Why I Wrote "The Blue Hour" - A Novel On Forgiveness, Bullying & An Angry Ghost

Monday, 2 Dec 2013, 9:23:00 AM

Special To The Mirror

Patti Davis’ novel “The Blue Hour” is a ghost story that appeals to young adults.
Courtesy Photos
Patti Davis’ novel “The Blue Hour” is a ghost story that appeals to young adults.

By Patti Davis

What happens to us if we keep being angry at the people who bullied and tormented us during our lives? If we die with all that anger in us, could we be trapped here? Tethered to earth by the sheer weight of our resentments? Are ghosts simply people who couldn’t get past their own troubled emotions?

And what happens to young bullies when they grow up and have their own children? If they have never made amends, do they pass that cruelty on to their kids? Is it a dark curse that moves from one generation to the next until someone breaks the chain?

These are some of the questions I was asking myself as I wrote “The Blue Hour.” In the novel, a 10-year-old boy named Joshua Baron moves with his parents to a small town in northern California called Clearoak. Situated between the sea and the desert, half the town is often shrouded in fog while the other half is bathed in sunlight. As soon as the Baron family moves into the house that they have refurbished, Joshua feels a presence there.

He becomes fascinated with the man who lived in the house since he was a child, who died suddenly in the town’s hardware store after a troubled and isolated life.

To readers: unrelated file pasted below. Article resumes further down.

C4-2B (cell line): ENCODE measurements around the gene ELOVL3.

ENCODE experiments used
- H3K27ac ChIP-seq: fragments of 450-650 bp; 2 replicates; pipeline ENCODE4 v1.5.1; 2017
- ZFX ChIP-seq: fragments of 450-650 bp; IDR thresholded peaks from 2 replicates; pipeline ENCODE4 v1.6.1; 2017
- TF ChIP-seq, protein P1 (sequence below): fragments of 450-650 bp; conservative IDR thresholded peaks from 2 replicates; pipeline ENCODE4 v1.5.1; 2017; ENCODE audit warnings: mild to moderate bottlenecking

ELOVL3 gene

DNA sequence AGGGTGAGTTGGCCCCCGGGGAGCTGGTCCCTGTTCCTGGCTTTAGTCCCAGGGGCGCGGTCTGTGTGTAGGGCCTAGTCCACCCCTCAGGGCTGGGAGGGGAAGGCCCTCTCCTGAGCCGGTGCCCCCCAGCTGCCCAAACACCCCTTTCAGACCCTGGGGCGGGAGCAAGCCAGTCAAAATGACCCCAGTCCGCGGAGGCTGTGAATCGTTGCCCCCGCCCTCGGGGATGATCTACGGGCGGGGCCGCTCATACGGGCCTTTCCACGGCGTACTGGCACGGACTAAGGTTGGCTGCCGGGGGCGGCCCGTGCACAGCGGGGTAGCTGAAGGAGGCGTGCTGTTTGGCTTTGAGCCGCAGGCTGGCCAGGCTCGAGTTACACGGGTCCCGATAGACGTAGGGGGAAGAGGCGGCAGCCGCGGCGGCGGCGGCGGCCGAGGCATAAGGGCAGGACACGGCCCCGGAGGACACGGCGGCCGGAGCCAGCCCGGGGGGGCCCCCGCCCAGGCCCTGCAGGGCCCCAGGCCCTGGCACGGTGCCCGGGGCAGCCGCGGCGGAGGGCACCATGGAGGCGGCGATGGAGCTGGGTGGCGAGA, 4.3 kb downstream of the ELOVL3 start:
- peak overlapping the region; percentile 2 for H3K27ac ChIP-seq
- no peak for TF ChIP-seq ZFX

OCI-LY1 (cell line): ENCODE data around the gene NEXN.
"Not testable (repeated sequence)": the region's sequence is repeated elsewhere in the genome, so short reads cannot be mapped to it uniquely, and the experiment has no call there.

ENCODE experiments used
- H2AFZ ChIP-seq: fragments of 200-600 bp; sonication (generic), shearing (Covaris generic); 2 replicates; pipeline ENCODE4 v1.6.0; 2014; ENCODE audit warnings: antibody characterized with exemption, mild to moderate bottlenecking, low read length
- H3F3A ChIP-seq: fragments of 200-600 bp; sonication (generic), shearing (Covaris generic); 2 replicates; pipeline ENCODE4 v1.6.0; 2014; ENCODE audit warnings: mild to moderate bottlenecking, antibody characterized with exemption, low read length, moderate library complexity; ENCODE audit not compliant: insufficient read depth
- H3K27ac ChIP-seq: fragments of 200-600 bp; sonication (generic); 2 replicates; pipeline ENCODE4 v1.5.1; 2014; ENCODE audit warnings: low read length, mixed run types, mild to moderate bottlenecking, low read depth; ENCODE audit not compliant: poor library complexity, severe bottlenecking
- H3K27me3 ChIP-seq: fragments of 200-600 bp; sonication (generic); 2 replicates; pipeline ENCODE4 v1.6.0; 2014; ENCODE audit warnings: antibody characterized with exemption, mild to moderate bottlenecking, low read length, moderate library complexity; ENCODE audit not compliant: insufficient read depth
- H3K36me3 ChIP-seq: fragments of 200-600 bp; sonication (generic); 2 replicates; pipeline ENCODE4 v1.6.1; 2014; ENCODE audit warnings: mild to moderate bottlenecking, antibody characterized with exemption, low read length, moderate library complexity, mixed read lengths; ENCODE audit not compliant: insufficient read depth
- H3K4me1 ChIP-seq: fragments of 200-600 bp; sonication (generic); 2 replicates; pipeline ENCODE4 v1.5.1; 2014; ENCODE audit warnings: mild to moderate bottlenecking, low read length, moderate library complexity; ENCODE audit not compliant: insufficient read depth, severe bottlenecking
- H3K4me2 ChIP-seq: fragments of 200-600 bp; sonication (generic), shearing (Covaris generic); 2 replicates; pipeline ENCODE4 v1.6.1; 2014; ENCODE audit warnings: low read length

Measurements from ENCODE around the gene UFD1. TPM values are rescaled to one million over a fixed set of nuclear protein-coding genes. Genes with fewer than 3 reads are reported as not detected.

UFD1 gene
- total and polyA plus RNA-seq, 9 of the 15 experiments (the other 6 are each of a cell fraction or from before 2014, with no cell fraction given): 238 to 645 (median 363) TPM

Joshua begins to piece together the man’s past when he finds a portal into another time. He sees some of the men in town when they were young boys. He watches helplessly as they bully and torment a classmate who is poor and sullen, who doesn’t fit in. He starts to figure out who the ghost is.

The people of Clearoak don’t realize their own torment, their own legacy of bullying and cruelty until this 10-year-old boy strips away their lies and their denial, forcing them to look at themselves. Joshua is an old soul, who believes in redemption and won’t be stopped by the boys who end up bullying him.

The men whose past has returned to haunt them realize that ghosts are not always hovering outside; sometimes they live inside people who are foolish enough to think they can outrun them.

“The three men who had tried to drink away ghosts waited on the sidewalk in the fog for a cab to come fetch them. They shuffled their feet on the damp cement and tried not to notice that below the burn of Whiskey, fear trickled in. All around them it was still and quiet, the hour when long-buried secrets rise up and brush past anyone foolish enough to still be awake.”

After eight conventionally published books, this is my second self-published novel through Amazon’s KDP and CreateSpace. It’s also my first foray into young adult fiction. I continue to appreciate the autonomy of being self-published, the fact that I don’t have to argue with a publisher about wanting to write a book in a different genre.

My first self-published novel, “Till Human Voices Wake Us,” had a very adult theme, so this is certainly a different book for me. But I never understood why authors are discouraged from publishing different types of books. It continues to be exciting and extraordinarily fulfilling to decide for myself what I will publish next. I’m quite sure, if I hadn’t decided to publish “The Blue Hour” myself, the town of Clearoak, the wise boy Joshua, and the restless ghost would only be alive on my computer.

For more information, visit booksbypattidavis.com.

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